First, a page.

OK so, you've just spent hours on your masterpiece, and you're ready to add it to your catalogue, so you whip out your snappy little digital camera and maybe pose it artfully on a pretty rock, and you take a photo, and it looks terrible!
I see so many jewellers let themselves and their skills down by showing off beautiful objects with absolutely terrible photographs, and i'm going to help you all fix that in this thread with some handy hints.
1. BUY A TRIPOD
i am not even joking, it doesn't matter if you're taking your photos with a pro level digital SLR or some £40 snappy thing you bought on a whim from asda, a tripod is essential for a good photograph.
2. BUY A GOOD CAMERA.
though this step is a lot more optional than you'd think, a good camera can help. if you're proud of your creations, why not get a proper tool for the job? a good entry level dSLR camera will run you about £200 nowadays, and you don't need anything but the standard lens that comes with it.
3. USE MACRO MODE
Macro mode adjusts the camera's autofocus to work with things really close up to the camera (like say... jewellery!) the macro icon looks like this: sometimes it's on a dial on the camera, sometimes you have to hunt through the menus, but i have not seen a recent camera that doesn't have this. you can set it all up manually too but if you know how to do that then i doubt you need this guide. turn it on, use a tripod, and you'll get pin sharp images.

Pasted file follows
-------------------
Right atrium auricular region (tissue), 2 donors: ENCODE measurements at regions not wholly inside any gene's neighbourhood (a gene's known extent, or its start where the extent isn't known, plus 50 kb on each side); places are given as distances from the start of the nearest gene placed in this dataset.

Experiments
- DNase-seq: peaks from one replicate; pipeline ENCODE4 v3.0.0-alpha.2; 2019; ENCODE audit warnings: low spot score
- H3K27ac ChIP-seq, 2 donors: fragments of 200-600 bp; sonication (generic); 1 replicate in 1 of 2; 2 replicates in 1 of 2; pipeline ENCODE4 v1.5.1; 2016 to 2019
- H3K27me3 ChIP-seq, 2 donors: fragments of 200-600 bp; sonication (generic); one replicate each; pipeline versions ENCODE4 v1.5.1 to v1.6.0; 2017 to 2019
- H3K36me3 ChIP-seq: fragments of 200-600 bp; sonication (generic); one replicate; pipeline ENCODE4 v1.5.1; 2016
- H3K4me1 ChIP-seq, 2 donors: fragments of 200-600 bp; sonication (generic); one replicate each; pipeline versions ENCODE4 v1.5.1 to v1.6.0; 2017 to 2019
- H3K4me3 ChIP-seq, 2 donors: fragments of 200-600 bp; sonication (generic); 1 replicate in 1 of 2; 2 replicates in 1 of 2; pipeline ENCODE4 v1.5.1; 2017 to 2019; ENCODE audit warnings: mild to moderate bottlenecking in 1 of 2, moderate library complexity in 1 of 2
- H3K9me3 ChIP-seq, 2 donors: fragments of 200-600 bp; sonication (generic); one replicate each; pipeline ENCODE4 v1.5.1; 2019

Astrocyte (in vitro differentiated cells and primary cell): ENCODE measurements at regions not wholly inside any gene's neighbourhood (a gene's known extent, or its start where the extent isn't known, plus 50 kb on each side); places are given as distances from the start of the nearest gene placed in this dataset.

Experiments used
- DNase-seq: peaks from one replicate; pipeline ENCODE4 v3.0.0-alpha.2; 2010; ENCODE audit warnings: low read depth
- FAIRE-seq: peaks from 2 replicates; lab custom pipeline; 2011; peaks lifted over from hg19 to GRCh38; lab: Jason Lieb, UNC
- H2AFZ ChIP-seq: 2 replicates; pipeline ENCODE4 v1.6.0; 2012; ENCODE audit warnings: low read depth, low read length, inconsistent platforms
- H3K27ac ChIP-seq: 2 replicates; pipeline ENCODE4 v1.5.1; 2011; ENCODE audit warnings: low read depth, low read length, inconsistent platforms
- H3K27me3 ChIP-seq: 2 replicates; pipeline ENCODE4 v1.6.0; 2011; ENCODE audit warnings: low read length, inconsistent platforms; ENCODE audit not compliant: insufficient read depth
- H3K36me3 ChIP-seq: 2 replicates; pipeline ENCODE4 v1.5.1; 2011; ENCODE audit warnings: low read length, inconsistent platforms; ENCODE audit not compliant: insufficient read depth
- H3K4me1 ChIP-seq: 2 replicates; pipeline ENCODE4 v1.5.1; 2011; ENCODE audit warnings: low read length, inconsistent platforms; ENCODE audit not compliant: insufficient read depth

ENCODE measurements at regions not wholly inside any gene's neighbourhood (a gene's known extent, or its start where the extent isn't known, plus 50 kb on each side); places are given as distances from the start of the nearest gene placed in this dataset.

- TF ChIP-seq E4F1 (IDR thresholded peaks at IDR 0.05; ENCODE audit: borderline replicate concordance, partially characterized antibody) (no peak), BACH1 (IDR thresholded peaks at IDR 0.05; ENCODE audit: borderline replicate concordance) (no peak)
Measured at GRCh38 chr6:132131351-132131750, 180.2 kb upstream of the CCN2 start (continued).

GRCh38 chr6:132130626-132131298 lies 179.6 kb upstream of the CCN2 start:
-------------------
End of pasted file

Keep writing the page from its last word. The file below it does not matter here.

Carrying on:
4. DO EVERYTHING IN YOUR POWER TO AVOID USING THE FLASH
seriously. turn it off. it surrounds your piece with a horrible shadow and blows all the surface detail out. use other lighting sources, which brings me to:
there's no real right way to do it, just get a couple of anglepoise lamps, or a torch, candles, heck anything that emits light and position them around the scene until you're happy with how it looks. bounce lights off tinfoil, white paper, any colour paper, shine it on directly from the sides, back. have a fiddle! i've found myself in the bathroom with my scene set up on a stool in the bathtub because of how the light scatters off white tiles but you don't have to be that drastic
following these tips can turn your photos from this sort of quality:
to this sort of quality:
well, that's about it, i hope this was of help to somebody =D